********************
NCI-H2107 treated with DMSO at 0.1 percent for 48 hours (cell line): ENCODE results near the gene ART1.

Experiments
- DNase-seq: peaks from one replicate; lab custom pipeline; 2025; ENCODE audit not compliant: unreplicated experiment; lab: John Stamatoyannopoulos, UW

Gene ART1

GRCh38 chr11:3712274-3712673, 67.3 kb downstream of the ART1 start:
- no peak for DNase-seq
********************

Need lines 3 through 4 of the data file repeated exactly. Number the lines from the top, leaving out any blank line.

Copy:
- DNase-seq: peaks from one replicate; lab custom pipeline; 2025; ENCODE audit not compliant: unreplicated experiment; lab: John Stamatoyannopoulos, UW

Gene ART1